Back in 1959, two research scholars named Srinivasa Sourirajan and Sidney Loeb UCLA created the first ever RO membrane. Fast-forward to six years later, Coalinga in California saw the first successful pilot program that involved the use of this technology by the municipal corporation. Since then, we’ve come very far along in terms of improvements in energy recovery, high-pressure pump, and membrane technology for Desalacion eficiente de agua de mar.
From conventional cellulose acetate hollow fiber membranes developed by Loeb & Sourirajan to the present-day thin-film composite membranes, technology is the catalyst that pushed energy efficiency to the top.
Energy intensity 3.0: RO + Isobaric Energy Recovery
The invention of the isobaric energy recovery was a big move that improved the energy efficiency of desalination. Although isobaric ERD appeared in the later part of the 1900s, its development can be traced back to the mid-1960s. After decades of innovation and evolution, they paved the way for the SWRO plants and are a huge commercial success.
Isobaric ERD cuts down the high pressure required by pumps to pump, resulting in reduced power consumption by the SWRO plant. Isobaric ERD achieves energy recovery of upto 98% through the use of a positive displacement technology, which is nothing like the centrifugal predecessors. Hence, the plants become 10 to 30% more efficient as compared to plants using turbochargers or turbines and 60% more energy-efficient than plants not having ERD.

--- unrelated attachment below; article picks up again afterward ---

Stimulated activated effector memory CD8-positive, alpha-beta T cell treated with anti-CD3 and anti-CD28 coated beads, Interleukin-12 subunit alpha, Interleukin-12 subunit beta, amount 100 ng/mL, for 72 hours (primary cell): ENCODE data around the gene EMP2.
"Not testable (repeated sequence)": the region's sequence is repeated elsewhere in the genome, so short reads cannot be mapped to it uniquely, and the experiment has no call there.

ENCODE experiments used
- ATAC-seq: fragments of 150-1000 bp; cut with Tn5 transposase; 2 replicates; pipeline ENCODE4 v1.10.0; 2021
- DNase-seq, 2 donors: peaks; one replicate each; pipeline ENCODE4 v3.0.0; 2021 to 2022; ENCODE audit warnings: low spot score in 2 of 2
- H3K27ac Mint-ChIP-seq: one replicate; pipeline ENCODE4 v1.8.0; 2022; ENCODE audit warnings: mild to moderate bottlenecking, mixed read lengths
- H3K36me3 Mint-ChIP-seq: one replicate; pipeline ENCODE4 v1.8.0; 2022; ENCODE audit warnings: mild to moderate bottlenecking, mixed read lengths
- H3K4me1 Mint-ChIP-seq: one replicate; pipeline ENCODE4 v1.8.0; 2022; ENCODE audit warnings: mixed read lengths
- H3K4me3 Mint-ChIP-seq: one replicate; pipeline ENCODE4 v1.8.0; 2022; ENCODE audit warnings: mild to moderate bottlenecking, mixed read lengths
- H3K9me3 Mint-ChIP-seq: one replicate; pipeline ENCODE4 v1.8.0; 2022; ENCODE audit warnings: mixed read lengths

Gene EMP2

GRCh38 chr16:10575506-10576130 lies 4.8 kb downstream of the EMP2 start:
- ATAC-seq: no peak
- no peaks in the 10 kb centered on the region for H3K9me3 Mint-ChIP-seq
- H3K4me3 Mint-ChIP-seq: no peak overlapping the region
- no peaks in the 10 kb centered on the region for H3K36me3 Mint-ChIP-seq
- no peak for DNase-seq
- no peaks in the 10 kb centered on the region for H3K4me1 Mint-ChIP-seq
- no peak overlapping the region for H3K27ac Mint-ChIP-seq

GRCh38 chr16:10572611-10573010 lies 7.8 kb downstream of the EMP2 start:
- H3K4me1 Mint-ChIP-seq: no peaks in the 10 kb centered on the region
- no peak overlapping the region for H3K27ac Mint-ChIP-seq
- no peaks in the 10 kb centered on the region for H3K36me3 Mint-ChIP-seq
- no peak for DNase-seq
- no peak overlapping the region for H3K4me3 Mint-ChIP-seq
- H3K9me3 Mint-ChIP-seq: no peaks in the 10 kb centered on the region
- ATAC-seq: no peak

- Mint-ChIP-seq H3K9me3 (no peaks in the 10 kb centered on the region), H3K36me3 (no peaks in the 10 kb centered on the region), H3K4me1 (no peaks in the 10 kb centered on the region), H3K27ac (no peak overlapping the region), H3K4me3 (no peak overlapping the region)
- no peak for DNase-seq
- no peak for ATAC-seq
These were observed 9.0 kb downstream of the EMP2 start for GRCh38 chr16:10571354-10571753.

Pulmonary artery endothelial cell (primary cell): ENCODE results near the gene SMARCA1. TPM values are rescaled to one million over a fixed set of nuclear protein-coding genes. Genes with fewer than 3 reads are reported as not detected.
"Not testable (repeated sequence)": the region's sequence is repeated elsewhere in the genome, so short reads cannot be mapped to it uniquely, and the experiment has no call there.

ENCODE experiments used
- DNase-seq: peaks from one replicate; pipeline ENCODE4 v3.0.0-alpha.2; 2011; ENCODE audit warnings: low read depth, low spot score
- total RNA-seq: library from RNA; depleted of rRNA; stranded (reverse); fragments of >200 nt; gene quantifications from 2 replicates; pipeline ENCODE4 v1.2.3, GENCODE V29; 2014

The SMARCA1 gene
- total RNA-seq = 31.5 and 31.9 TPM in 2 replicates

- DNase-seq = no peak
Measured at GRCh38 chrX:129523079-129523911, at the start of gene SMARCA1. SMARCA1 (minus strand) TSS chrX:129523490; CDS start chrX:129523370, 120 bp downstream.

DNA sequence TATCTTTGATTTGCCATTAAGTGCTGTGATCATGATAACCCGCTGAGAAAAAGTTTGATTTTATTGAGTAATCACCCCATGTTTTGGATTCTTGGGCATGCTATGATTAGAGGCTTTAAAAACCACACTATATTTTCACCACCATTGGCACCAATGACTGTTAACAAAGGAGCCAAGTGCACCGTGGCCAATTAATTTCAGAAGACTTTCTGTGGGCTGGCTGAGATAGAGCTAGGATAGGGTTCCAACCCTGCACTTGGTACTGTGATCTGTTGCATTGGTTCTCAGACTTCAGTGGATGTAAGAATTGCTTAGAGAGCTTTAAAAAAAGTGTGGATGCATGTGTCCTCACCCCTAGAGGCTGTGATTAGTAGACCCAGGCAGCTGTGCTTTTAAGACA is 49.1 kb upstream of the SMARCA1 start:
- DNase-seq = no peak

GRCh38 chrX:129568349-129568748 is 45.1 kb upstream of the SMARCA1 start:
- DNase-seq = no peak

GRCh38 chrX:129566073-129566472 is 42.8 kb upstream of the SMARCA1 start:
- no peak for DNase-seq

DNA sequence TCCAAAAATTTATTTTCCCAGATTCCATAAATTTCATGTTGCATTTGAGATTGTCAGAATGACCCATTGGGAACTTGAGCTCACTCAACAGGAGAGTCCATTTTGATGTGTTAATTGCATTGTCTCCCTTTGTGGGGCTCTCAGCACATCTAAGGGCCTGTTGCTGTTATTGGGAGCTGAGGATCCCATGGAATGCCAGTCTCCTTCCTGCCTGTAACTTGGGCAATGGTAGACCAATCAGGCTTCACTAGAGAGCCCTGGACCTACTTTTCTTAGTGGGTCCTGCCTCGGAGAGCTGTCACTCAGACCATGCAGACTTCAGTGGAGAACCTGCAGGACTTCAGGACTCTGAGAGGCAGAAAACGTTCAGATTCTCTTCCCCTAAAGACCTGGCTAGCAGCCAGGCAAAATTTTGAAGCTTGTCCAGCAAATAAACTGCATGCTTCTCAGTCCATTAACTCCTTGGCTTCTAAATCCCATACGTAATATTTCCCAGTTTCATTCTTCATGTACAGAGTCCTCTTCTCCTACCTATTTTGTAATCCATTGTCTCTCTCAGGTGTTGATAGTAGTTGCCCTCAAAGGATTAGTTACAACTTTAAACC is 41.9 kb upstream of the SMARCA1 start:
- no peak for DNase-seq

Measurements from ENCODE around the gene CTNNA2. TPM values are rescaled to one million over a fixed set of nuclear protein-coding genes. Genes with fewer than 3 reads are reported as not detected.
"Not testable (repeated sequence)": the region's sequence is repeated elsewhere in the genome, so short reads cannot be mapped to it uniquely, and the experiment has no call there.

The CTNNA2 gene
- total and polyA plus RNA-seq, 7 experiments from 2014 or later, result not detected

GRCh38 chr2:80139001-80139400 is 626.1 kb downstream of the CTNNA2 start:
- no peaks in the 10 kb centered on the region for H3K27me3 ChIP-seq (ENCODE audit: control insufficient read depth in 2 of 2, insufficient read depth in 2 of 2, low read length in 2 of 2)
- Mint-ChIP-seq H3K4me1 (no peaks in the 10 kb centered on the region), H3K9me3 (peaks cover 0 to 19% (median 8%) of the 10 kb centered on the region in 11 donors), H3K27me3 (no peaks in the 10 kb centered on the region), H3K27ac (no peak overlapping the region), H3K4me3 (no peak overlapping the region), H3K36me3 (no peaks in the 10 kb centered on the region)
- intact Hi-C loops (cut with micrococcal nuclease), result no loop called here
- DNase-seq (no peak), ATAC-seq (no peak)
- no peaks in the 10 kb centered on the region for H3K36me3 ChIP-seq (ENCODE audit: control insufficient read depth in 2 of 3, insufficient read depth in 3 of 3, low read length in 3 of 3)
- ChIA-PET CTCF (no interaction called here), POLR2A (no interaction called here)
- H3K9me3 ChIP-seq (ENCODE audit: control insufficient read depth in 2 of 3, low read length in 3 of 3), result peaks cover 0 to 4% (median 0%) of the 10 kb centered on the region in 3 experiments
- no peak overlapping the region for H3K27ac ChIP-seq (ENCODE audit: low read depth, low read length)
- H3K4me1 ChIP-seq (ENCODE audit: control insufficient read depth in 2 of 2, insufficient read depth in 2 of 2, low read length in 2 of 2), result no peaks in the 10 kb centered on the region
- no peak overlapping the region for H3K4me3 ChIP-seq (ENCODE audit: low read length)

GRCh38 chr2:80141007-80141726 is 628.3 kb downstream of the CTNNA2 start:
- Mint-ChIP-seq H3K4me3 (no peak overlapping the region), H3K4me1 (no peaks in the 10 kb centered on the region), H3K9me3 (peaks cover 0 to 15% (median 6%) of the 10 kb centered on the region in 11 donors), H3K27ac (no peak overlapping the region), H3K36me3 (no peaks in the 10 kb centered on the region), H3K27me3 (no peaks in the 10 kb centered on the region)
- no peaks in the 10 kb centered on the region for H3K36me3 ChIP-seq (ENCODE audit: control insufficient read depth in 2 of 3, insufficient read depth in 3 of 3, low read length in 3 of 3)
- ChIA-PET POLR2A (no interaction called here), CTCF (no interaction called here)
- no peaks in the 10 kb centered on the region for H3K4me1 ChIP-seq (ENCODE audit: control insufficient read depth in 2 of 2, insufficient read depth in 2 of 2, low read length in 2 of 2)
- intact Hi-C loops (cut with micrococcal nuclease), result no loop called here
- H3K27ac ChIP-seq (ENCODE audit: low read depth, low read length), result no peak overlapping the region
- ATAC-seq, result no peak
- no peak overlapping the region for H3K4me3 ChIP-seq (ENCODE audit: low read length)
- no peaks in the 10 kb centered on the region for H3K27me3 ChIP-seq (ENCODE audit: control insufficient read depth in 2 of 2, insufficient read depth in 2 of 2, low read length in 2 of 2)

Plants that have manufacturing dates before 2005 enjoy reduced operating costs by incorporating the use of isobaric ERDs. Another advancement in SWRO is the use of axial piston high-pressure pumps, which use less energy than centrifugal high-pressure pumps. This efficiency disparity is especially noticeable in small and medium-sized installations, as seen in the chart below. In 500 m3/d plants, axial piston pumps are roughly 20% more efficient than centrifugal pumps, but this efficiency differential drops to 4% in 10,000 m3/d plants.
Energy Intensity 4.0: What’s Next?
Will the next desalination technology cut down energy consumption by more than half? Can we expect incremental SEC developments in highly-efficient SWRO technology to be the next breakthrough? One thing is certain humankind can expect the introduction of evolved technologies in the future that’ll bring down the carbon footprint of desalinated water. Below are a few upcoming innovations you can expect:
Renewable energy fueled desalination.
More efficient ERDs
Replacements of SWRO plants
Given the combined effects of climate change, water scarcity, and demographic growth, the next generation will desperately need desalinated water. Therefore, the scholars are brainstorming ideas day in and out to improve Desalacion eficiente de agua de mar further. The World Bank backs the desalination industry and states that thermal desalination powered by solar energy will drop to a mere $0.90/m3 by the year 2050.
Keikeen Engineering is a pioneer in equipping the market with the latest technologies. It offers advanced technology for Desalacion eficiente de agua de mar, photovoltaic installations, and comprehensive water treatment. For further queries, reach out to us via mail at email@example.com or call us at +34 910 577 254.